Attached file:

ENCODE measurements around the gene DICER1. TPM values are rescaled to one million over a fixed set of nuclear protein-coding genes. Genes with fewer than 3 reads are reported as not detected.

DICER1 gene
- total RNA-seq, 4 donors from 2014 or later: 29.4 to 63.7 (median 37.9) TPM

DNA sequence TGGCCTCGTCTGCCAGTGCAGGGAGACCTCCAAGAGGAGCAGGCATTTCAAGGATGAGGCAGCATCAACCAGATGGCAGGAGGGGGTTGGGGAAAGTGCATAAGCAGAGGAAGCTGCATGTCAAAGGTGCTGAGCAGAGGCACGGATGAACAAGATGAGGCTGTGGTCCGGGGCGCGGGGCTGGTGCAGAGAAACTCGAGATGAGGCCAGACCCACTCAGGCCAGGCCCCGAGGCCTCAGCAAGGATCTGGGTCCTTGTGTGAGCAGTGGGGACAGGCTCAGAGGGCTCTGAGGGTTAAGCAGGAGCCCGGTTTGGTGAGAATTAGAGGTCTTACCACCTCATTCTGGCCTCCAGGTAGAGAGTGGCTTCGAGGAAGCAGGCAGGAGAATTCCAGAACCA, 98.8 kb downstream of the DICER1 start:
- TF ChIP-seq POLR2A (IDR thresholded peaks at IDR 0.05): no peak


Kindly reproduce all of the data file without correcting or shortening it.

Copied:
ENCODE measurements around the gene DICER1. TPM values are rescaled to one million over a fixed set of nuclear protein-coding genes. Genes with fewer than 3 reads are reported as not detected.

DICER1 gene
- total RNA-seq, 4 donors from 2014 or later: 29.4 to 63.7 (median 37.9) TPM

DNA sequence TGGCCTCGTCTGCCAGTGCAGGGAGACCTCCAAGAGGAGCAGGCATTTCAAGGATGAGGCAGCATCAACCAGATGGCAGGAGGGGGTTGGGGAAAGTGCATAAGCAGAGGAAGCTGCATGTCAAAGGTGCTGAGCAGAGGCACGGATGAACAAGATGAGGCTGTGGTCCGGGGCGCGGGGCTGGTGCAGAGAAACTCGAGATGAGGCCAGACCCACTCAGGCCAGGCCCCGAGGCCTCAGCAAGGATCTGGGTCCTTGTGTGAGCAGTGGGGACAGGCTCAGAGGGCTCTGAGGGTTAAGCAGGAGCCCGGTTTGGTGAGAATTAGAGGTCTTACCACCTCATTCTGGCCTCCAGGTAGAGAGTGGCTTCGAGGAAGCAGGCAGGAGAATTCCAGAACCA, 98.8 kb downstream of the DICER1 start:
- TF ChIP-seq POLR2A (IDR thresholded peaks at IDR 0.05): no peak